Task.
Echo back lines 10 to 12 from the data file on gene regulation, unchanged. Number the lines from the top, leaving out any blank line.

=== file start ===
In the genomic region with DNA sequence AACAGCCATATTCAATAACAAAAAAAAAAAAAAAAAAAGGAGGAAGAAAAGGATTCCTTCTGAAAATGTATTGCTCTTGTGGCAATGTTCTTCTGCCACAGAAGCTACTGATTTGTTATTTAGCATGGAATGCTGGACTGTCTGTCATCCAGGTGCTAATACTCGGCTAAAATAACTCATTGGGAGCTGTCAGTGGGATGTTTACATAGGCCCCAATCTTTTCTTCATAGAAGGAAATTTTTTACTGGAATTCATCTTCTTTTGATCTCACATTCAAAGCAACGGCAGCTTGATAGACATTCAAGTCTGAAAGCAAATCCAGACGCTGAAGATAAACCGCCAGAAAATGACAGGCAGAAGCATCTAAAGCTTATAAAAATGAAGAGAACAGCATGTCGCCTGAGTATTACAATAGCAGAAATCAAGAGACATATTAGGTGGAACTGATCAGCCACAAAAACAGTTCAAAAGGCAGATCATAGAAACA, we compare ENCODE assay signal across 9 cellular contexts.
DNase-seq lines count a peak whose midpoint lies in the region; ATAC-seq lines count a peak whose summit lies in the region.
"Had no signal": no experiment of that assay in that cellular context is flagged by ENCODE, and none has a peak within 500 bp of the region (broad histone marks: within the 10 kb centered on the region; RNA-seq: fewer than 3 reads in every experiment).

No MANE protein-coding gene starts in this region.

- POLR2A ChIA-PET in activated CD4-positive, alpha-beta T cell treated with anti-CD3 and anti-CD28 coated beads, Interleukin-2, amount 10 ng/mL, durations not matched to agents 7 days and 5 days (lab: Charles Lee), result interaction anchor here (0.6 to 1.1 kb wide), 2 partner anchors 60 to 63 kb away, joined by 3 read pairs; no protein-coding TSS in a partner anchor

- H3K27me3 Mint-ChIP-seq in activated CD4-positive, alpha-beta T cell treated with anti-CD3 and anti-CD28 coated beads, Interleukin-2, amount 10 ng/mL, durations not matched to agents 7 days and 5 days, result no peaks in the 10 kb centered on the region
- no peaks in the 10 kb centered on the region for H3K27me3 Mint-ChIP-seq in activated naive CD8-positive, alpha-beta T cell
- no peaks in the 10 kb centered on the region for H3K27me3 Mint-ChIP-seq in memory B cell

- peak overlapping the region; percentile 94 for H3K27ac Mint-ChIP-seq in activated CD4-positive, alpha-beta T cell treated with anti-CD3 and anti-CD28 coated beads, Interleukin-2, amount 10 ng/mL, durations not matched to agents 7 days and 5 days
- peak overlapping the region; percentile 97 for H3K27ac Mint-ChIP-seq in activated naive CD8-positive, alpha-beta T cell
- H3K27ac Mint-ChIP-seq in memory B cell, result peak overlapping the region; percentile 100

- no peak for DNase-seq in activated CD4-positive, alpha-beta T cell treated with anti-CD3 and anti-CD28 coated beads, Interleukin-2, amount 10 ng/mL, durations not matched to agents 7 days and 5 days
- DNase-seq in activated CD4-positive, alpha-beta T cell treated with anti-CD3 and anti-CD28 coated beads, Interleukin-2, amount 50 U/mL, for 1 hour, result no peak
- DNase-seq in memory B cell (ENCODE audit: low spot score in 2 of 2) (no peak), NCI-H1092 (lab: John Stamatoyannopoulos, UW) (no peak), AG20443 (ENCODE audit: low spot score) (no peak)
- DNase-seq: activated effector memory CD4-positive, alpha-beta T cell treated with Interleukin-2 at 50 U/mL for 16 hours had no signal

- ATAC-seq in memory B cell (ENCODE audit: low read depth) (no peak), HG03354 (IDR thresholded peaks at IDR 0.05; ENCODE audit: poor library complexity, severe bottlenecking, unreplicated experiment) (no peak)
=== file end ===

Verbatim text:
- peak overlapping the region; percentile 97 for H3K27ac Mint-ChIP-seq in activated naive CD8-positive, alpha-beta T cell
- H3K27ac Mint-ChIP-seq in memory B cell, result peak overlapping the region; percentile 100

- no peak for DNase-seq in activated CD4-positive, alpha-beta T cell treated with anti-CD3 and anti-CD28 coated beads, Interleukin-2, amount 10 ng/mL, durations not matched to agents 7 days and 5 days